Carsten Nicolai


Carsten Nicolai welcomes us on a warm summer day in front of his studio in Berlin Mitte. We take a seat in his backyard to learn more about the artist, musician and his work. Carsten Nicolai manages to combine art and science, at the same time his work often gains characteristics of a methodical experiment.

He plays with the viewers sensual perception, crossing borders of various art forms and allegedly defined genres. He animates the audience to question their own cognitive processes and raises their awareness for sudden changes and unfamiliarities. His attraction towards science is a recurring element in his artwork, in which he ‘translates’ mathematical structures and physical-technical phenomena into an aesthetic form of expression.

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After successfully completing his studies in landscape architecture he decided to work as an artist. Meanwhile Carsten Nicolai is known worldwide as an acknowledged visual artist and musician (performing under the name alva noto). His work has not only been part of major exhibitions such as documenta X and the 49th and 50th Biennale in Venice, but has also been on display in many solo exhibitions, among others at the Schirn Kunsthalle Frankfurt as well as the Neue Nationalgalerie in Berlin.

Carsten Nicolai’s interest and fascination with nature and science is very distinguished in his work. His approach often begins with a question, for example what sound is. While answering this question it is important to him to not only have an auditory approach but also make clear what sound is physically, how sound is perceived with our senses and what impact it has on our body. He seeks for the viewer to find a way to an intermediate zone in which installation and artistic form of expression meet and merge until all borders are blurred.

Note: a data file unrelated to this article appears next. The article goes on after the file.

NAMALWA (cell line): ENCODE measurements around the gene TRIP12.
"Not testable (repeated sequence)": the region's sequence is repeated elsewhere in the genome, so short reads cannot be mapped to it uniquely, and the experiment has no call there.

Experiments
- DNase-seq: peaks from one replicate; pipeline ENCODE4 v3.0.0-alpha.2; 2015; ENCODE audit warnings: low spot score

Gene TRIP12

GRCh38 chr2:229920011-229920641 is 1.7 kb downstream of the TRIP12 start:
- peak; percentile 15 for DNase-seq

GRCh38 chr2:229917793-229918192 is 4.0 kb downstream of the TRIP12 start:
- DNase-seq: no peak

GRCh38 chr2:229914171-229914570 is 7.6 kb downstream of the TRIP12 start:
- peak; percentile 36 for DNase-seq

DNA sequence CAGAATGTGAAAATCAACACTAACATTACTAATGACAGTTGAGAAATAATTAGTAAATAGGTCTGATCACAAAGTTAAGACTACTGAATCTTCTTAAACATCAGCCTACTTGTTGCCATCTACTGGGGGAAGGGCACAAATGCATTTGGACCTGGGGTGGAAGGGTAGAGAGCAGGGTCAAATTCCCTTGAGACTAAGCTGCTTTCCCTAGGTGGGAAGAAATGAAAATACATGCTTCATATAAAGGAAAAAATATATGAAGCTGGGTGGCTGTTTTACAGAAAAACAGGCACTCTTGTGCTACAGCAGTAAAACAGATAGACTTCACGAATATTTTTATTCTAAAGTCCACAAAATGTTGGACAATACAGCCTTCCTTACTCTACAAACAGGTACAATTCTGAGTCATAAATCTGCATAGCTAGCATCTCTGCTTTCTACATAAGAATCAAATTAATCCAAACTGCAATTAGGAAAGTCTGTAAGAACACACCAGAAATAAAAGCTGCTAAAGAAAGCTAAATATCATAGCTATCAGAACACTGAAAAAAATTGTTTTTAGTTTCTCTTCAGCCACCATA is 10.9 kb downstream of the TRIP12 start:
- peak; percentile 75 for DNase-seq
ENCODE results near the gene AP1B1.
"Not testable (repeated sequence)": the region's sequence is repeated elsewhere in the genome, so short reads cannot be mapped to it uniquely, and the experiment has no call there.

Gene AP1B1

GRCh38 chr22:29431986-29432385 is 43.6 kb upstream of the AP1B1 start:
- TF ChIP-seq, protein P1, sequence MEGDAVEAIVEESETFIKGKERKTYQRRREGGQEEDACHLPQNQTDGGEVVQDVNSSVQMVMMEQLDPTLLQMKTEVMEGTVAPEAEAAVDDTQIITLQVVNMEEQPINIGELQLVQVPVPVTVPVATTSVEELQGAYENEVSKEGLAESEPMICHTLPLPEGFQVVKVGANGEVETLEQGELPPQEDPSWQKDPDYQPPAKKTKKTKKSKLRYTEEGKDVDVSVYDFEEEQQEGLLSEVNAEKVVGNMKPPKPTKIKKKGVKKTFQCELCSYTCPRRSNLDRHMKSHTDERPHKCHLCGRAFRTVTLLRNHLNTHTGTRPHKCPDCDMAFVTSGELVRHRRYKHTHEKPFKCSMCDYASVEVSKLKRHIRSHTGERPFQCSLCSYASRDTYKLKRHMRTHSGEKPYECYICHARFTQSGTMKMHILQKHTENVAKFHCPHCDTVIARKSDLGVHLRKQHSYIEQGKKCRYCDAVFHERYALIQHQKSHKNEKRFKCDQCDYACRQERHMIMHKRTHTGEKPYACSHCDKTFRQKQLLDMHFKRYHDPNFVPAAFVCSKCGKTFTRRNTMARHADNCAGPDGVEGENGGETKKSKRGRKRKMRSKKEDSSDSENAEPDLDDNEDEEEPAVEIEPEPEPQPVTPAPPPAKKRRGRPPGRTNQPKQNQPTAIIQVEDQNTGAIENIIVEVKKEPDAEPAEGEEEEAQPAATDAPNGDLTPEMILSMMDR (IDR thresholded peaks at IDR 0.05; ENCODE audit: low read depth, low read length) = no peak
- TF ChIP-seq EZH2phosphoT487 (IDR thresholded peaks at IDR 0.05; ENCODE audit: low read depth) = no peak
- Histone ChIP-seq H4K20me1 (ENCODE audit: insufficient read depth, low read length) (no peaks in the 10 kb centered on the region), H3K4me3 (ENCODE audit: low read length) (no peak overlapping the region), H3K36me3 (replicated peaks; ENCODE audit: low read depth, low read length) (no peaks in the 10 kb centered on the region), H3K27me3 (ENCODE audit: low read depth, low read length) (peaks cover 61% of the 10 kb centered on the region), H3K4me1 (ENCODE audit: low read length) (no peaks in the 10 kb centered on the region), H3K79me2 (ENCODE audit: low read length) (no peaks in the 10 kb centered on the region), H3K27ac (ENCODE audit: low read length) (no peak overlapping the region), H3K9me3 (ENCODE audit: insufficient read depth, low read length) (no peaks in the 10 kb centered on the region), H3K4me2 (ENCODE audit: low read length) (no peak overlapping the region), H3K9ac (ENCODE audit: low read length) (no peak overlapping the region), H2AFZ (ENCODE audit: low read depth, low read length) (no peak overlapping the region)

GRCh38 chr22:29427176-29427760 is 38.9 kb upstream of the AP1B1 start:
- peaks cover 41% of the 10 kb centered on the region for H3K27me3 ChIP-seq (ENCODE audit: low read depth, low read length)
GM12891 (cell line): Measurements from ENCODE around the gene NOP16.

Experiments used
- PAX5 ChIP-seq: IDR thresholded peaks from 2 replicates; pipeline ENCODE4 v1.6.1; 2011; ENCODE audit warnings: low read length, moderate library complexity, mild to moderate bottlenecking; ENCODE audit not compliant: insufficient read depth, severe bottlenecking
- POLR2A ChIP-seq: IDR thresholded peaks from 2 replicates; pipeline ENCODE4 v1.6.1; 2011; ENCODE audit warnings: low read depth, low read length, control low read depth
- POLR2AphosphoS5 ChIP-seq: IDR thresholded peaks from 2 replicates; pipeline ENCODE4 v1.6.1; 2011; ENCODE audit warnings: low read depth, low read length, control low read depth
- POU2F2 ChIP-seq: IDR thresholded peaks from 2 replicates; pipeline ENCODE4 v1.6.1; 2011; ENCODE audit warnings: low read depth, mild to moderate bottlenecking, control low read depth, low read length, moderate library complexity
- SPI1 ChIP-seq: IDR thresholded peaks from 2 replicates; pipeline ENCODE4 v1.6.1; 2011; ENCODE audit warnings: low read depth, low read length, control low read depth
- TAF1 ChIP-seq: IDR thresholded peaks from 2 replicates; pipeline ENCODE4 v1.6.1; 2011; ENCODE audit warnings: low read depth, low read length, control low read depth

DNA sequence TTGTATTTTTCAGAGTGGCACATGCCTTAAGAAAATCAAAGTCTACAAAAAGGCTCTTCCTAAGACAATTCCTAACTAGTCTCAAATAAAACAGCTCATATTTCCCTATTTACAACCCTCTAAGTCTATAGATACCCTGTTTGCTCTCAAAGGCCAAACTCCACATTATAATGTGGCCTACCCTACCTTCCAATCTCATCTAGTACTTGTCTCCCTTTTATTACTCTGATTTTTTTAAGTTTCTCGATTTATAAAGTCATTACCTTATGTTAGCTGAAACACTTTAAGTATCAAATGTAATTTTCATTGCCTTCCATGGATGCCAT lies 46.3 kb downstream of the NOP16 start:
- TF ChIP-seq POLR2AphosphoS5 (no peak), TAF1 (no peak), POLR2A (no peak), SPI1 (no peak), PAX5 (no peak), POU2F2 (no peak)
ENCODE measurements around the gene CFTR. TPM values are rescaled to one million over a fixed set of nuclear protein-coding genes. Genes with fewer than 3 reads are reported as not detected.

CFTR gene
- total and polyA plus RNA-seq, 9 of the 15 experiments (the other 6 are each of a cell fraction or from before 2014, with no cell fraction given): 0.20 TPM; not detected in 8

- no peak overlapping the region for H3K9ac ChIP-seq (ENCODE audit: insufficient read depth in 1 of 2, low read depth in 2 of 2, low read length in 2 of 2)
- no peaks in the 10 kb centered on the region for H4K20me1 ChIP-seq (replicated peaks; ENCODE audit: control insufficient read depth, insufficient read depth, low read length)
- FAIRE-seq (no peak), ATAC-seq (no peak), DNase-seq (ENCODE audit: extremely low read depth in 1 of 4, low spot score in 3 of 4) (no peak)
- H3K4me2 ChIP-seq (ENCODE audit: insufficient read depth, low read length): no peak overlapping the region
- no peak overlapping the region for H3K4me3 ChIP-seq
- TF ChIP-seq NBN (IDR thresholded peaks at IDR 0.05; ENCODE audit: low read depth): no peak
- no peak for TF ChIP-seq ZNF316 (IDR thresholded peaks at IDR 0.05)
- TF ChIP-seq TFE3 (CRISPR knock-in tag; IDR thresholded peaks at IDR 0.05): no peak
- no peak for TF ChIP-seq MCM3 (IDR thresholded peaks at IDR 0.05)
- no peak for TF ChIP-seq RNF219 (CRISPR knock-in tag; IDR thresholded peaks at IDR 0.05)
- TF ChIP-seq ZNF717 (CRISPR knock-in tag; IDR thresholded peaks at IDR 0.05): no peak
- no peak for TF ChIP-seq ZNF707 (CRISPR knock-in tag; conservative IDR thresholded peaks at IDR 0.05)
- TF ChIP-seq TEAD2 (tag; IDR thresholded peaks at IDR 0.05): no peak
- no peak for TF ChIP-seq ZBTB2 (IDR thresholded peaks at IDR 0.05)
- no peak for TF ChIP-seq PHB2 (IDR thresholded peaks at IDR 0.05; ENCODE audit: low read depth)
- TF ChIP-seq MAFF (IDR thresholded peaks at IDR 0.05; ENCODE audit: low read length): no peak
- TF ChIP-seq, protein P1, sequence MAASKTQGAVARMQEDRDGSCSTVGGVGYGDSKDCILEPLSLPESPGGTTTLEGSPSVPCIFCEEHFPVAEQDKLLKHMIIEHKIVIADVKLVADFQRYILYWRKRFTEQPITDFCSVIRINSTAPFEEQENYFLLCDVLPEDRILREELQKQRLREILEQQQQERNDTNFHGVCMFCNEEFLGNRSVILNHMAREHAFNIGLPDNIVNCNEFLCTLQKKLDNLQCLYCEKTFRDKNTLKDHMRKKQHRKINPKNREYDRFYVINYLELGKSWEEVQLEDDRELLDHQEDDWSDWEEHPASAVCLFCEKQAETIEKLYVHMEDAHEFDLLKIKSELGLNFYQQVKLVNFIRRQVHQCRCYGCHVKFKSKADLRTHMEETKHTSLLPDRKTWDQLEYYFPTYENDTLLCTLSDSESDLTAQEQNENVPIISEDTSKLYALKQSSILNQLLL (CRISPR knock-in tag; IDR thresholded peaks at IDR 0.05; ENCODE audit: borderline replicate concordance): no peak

In his audiovisual performances sound and music are created before the visual concept of the performance is totally evolved. Even as a child the artist used to focus on little details, nuances and seemingly incidental sounds. He would watch birds and match them only by their specific song. Today his work shows an almost scientific complexity. He manages to make things visible or audible that our minds would not have been able to grasp otherwise, like in his latest body of work ‘crt mgn’ in which magnetic fields become tangible.

Images by Caroline Kurze

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